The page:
ITV News Wales & West of England Correspondent Correspondent Rupert Evelyn on why Banksy has offered to raise millions of pounds to boost a bid to transform a prison which once held Oscar Wilde into an arts centre.
Campaigners hope the move will prevent the Grade-II listed HMP Reading from being sold to housing developers.
The anonymous street artist hopes to transform the Berkshire prison into a “refuge for art” with a possible £10 million from the sale of a stencil used for the artwork he painted on the side of the prison in March, according to the Sunday Times.
His contribution, together with Reading Borough Council’s, would bring the offer for the former jail to roughly £12.6 million.
Banksy said: “I had very little interest in Reading until I was on a rail replacement bus service that went past the jail. It’s rare to find an uninterrupted 500m-long paintable surface slap bang in the middle of a town – I literally clambered over the passenger next to me to get a closer look.
“I promised myself I’d paint the wall even before I knew what it was. I’m passionate about it now, though.
“Oscar Wilde is the patron saint of smashing two contrasting ideas together to create magic. Converting the place that destroyed him into a refuge for art feels so perfect we have to do it.”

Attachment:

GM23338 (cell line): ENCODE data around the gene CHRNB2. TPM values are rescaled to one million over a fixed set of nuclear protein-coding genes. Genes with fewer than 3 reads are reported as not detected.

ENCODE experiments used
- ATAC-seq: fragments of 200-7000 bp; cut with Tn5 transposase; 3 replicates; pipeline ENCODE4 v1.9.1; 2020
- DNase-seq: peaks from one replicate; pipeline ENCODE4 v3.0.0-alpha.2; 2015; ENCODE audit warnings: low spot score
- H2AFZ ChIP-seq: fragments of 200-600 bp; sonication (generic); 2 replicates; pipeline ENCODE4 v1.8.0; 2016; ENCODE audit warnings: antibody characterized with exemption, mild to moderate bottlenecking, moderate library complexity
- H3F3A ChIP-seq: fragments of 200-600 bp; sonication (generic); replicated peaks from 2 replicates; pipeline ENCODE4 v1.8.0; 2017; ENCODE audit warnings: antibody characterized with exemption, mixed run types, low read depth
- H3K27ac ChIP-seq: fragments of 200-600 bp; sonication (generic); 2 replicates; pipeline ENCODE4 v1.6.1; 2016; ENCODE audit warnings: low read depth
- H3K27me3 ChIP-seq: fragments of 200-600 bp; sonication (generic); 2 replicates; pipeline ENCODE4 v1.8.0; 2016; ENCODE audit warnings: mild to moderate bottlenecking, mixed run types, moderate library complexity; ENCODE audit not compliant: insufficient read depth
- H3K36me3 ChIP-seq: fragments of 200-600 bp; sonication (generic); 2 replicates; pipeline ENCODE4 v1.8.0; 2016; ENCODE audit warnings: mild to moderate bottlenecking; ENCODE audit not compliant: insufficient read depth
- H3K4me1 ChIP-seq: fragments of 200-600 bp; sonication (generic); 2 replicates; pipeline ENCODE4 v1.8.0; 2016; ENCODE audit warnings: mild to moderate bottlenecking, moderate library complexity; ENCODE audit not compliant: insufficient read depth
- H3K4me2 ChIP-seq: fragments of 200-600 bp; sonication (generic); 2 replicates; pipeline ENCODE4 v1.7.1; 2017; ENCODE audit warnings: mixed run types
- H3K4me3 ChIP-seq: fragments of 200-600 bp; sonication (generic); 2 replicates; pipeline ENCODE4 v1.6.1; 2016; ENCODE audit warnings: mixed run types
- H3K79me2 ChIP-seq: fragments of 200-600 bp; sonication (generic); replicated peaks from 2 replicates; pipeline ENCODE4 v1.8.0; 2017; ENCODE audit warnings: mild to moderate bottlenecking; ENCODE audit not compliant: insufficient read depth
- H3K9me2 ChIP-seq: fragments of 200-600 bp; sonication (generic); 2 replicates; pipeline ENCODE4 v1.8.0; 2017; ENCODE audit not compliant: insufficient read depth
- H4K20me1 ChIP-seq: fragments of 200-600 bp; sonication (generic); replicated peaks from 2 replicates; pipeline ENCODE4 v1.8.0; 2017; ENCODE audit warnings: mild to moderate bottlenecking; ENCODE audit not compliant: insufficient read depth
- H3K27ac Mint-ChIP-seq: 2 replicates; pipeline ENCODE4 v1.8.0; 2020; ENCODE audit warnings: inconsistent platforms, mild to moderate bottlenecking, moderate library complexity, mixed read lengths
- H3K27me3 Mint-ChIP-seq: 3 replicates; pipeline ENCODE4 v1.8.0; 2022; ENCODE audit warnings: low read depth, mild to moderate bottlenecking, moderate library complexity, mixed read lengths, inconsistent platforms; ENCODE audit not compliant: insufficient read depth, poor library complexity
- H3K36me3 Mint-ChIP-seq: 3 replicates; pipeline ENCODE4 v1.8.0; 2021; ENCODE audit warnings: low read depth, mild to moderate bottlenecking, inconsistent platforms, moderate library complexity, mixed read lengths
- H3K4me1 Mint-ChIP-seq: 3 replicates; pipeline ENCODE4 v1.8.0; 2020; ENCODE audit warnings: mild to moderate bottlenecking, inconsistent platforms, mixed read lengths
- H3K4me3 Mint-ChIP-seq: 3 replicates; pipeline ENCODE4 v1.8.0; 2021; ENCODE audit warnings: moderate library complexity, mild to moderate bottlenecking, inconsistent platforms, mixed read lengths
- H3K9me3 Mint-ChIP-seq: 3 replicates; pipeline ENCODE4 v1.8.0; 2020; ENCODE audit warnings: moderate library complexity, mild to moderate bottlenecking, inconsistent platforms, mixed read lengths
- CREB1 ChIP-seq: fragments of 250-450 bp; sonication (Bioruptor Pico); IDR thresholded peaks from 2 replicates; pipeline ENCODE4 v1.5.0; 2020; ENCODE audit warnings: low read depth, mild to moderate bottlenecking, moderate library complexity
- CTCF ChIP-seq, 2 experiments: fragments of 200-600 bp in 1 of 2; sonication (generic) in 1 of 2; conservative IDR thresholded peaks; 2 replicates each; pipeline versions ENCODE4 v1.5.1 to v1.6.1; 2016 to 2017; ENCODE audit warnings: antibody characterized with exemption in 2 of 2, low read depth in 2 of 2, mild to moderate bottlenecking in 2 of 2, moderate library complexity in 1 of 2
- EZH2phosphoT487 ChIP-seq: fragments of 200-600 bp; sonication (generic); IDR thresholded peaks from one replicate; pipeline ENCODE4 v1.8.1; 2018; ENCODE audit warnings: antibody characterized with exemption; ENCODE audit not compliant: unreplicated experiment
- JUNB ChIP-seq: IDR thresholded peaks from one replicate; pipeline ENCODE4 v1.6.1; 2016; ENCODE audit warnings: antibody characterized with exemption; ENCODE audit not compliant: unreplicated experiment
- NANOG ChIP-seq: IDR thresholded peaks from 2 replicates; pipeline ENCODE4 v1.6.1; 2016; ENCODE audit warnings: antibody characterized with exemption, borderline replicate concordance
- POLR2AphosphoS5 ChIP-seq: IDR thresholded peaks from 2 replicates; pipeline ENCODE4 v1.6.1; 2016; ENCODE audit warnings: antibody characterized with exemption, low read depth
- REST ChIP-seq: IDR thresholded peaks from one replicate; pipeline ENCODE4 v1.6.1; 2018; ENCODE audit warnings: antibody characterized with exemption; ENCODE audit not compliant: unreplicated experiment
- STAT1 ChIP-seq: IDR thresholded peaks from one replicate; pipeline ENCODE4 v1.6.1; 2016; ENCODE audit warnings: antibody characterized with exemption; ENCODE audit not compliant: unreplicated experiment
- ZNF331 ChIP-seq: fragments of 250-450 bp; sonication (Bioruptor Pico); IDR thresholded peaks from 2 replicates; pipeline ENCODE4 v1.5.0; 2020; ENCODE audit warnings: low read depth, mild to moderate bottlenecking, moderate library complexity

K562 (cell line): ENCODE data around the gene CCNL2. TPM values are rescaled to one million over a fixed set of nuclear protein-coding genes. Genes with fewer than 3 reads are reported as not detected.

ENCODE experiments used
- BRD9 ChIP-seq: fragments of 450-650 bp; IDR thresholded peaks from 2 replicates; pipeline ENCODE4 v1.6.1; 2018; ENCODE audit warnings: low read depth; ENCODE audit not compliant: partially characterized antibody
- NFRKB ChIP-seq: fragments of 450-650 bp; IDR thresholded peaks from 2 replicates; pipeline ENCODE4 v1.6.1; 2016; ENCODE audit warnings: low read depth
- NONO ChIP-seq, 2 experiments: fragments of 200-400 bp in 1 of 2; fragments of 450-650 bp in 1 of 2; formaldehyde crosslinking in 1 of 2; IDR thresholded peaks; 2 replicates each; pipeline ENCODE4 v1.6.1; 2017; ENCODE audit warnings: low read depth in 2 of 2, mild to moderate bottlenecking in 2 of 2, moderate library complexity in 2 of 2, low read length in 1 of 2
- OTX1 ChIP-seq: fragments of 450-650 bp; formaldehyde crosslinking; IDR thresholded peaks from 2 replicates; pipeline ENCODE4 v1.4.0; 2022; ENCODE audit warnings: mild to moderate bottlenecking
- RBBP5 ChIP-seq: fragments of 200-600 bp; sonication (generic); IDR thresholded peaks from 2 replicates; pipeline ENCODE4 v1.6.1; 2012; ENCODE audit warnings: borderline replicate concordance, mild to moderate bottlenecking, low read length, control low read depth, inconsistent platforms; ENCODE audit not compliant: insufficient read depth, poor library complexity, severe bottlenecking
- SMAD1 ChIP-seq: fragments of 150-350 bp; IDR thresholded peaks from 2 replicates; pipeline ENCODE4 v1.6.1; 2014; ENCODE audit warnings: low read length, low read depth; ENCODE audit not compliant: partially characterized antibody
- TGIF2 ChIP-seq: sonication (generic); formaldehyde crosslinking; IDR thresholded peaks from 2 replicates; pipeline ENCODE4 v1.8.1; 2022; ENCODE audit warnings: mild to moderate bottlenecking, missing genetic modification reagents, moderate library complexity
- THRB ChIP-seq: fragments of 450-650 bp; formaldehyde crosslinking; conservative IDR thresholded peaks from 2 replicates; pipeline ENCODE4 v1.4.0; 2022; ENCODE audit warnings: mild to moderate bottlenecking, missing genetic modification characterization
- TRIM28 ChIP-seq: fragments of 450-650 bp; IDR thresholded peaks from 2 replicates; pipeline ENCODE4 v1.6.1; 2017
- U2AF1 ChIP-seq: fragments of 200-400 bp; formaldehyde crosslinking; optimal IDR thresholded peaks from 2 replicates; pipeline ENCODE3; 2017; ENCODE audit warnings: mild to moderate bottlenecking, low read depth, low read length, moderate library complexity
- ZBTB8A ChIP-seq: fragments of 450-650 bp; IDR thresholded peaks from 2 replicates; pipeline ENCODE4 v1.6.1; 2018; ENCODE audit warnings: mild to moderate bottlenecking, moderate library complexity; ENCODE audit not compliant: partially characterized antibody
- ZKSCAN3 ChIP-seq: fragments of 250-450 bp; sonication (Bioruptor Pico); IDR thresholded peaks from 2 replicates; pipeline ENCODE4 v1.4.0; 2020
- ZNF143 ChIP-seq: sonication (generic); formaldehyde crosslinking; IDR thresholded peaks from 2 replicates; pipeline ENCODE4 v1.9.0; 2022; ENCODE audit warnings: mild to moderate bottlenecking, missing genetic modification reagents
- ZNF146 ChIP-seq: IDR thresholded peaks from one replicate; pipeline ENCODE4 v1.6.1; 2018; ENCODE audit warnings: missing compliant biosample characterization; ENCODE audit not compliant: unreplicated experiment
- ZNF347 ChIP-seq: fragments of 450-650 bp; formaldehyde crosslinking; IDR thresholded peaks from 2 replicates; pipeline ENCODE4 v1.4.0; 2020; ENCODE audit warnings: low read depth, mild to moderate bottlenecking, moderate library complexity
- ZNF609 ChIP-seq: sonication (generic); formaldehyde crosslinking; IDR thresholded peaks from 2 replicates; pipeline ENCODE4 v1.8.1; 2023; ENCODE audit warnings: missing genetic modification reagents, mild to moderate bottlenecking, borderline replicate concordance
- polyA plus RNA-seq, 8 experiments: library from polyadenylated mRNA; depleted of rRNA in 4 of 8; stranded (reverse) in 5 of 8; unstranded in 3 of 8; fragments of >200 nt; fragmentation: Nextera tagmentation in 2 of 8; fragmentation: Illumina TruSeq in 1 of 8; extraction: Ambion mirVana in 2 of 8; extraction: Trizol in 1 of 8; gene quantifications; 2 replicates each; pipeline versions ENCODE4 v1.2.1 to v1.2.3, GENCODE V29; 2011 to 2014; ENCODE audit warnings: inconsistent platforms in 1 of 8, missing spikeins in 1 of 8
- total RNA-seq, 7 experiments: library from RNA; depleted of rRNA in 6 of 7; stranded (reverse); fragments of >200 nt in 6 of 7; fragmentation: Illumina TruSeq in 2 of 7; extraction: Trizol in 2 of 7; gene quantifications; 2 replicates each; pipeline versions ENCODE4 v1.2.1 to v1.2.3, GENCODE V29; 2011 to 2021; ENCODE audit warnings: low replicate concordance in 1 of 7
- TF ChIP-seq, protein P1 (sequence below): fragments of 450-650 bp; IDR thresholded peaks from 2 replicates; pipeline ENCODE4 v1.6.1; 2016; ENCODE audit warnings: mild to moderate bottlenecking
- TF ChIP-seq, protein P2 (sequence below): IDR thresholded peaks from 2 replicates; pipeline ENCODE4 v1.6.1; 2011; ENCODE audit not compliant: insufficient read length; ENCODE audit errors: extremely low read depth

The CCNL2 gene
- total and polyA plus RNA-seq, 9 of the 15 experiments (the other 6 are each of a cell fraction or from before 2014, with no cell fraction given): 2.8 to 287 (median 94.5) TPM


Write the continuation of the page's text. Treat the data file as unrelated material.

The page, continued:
The Bristol-based artist’s mural depicted a figure, considered to be Wilde, abseiling from the perimeter wall from bedsheets with a typewriter.
The stencil went on display at Bristol Museum and Art Gallery earlier this month as part of an exhibition by the artist Grayson Perry for his Channel 4 series Grayson’s Art Club.
Wilde was held at the prison, formerly known as Reading Gaol, between 1895 to 1897 after being convicted of gross indecency when his homosexual affair with Lord Alfred “Bosie” Douglas was exposed.
While incarcerated, Wilde wrote De Profundis, his letter to his former lover and, after his release, recounted his time there in The Ballad Of Reading Gaol.
The jail was built on the site of the medieval Reading Abbey, a monastery founded by Henry I – son of William the Conqueror.
Henry is believed to have been buried under the altar, now thought to be under the prison car park or walls.
Matt Rodda, Labour MP for Reading East, said the concept of using the prison to house arts has been proved by past exhibitions and he planned to raise an urgent question in Parliament this week to put ministers “on the spot” with the offer.
The Ministry of Justice said: “The deadline for bids has passed and we are currently considering the ones we received.”